Sportsmanship (March 1)


“Everyone admires a good loser — except his wife” (Anonymous).

FAILURE COMES IN MANY DIFFERENT FORMS. In any situation, there is more than one test we might fail, more than one way in which our conduct might fall below the level of acceptability. Today, let’s think about the test of “sportsmanship.” At first glance, you may not think “unsportsmanlike conduct” is one of the more serious crimes that a person might commit, but don’t be so quick to dismiss it. If you’ll just observe what happens around you for a few days, you’ll see that a good bit of what causes friction among people comes down to a simple failure on somebody’s part to play fair and to be a good loser or a good winner. Sportsmanship has to do with some fairly significant issues — such as justice, honor, and respect for others.

Playing fair. There would be a lot less stress in the world if we’d all remember what we learned on the playground about old-fashioned fairness. Despite our sometimes tortured legal arguments, it usually isn’t all that hard to figure out what’s fair. We may, for one reason or another, find it difficult to do what is fair, but knowing what a good sport would do isn’t as complicated as we make it out to be.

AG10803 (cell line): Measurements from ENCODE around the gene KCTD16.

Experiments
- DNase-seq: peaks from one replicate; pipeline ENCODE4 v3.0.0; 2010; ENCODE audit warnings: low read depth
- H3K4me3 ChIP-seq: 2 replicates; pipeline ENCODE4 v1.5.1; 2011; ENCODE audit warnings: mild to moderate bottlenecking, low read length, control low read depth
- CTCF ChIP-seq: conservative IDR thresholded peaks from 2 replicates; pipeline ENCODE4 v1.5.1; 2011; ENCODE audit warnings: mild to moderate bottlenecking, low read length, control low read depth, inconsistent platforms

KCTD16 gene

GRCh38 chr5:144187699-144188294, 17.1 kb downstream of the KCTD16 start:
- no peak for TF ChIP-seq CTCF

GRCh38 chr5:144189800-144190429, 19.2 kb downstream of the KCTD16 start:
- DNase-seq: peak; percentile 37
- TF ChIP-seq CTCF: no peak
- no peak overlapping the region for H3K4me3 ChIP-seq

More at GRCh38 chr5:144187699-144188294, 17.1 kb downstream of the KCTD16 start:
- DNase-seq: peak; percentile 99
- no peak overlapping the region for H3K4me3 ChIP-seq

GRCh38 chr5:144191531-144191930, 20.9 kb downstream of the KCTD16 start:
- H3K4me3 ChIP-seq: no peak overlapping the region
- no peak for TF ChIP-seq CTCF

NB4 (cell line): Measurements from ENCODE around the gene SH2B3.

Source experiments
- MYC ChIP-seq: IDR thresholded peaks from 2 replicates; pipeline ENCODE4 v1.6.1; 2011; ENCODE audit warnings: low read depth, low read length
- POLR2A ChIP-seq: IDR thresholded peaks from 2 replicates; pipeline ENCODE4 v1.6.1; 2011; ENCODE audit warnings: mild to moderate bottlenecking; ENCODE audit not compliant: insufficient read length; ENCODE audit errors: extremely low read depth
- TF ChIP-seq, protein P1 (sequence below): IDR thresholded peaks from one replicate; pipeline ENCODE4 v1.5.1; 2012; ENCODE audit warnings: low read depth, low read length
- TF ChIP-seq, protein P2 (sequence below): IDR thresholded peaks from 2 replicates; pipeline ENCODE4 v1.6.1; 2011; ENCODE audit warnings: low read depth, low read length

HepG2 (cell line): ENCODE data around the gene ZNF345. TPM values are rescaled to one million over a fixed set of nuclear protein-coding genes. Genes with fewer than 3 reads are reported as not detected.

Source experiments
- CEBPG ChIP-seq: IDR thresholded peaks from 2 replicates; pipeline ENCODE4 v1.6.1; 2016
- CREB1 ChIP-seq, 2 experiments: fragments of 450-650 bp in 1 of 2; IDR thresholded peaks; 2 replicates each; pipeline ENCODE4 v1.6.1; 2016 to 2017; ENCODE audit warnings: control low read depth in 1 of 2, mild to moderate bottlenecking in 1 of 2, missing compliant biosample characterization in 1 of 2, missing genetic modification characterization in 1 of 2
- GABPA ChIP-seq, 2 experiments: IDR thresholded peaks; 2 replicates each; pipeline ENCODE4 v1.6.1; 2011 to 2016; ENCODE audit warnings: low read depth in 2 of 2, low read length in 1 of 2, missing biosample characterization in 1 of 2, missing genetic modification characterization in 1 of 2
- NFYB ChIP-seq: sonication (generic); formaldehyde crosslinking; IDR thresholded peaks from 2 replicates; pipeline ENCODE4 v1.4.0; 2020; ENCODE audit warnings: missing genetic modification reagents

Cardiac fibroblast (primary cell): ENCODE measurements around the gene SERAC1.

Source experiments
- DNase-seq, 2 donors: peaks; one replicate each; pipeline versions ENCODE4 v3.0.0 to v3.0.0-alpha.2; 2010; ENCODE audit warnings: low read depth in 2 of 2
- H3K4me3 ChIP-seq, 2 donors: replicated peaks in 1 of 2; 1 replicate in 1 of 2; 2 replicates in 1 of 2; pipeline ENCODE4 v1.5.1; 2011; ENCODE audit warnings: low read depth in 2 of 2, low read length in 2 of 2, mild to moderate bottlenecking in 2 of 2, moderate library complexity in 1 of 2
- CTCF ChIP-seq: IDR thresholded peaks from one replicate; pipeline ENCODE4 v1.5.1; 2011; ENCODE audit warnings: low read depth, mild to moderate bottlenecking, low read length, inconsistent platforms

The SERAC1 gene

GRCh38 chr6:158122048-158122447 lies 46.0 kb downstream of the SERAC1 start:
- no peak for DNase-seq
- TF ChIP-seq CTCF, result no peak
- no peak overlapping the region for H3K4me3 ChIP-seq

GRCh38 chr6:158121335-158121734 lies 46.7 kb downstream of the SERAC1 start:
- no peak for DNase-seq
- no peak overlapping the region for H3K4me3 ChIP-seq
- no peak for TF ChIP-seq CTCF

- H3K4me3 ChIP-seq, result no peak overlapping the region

Being a good loser. I once heard someone, probably a coach, say, “Don’t criticize a poor loser — a poor loser’s still a better opponent than any kind of a winner.” Maybe so, but all joking aside, the problem of people acting dishonorably when they end up losing something they tried to gain is a very serious problem. And we’re all guilty of it from time to time. If we wanted to make a positive contribution to the world, each of us could do that by resolving never again to act spitefully or vindictively when we’ve lost something we wanted to win.

Being a good winner. In a sense, being a good winner is harder than being a good loser. When we’ve lost, we have to be good sports to keep from being further shamed. But when we’ve won, it’s hardly considered a sin if we indulge in a little well-earned gloating. So as winners, the incentive to good sportsmanship is simply our sense of respect for those on the other side. But what an incentive that should be! Without respect for others, our winnings aren’t worth a dime.

“Win as if you were used to it; lose as if you enjoyed it for a change” (Anonymous).

Gary Henry –